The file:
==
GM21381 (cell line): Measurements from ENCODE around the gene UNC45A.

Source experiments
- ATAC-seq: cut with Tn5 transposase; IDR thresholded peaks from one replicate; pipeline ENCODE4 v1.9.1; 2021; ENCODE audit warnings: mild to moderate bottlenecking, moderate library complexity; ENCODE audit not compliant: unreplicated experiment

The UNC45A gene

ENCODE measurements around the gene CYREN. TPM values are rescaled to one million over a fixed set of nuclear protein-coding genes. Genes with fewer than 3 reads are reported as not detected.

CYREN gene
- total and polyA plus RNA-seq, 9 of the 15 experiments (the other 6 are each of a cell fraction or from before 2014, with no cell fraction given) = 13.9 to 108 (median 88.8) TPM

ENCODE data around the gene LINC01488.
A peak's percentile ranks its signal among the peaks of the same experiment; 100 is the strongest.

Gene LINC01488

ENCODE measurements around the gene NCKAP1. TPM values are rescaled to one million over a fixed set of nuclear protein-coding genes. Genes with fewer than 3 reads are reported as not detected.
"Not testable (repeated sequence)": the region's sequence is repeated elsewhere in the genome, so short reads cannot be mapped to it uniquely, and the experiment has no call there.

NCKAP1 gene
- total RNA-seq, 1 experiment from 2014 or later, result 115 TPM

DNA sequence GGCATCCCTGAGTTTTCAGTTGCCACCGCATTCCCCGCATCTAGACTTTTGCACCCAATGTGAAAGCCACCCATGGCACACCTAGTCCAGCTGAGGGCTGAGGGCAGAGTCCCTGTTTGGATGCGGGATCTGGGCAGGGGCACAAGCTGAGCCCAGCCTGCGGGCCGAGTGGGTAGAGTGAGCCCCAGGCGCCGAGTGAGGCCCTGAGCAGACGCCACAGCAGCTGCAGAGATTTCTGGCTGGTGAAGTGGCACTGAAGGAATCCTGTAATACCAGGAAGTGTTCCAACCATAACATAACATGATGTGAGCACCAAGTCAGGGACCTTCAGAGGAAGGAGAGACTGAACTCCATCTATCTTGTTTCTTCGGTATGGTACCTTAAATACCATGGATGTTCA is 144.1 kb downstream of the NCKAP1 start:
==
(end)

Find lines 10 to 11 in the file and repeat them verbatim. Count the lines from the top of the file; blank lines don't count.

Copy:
Gene LINC01488

ENCODE measurements around the gene NCKAP1. TPM values are rescaled to one million over a fixed set of nuclear protein-coding genes. Genes with fewer than 3 reads are reported as not detected.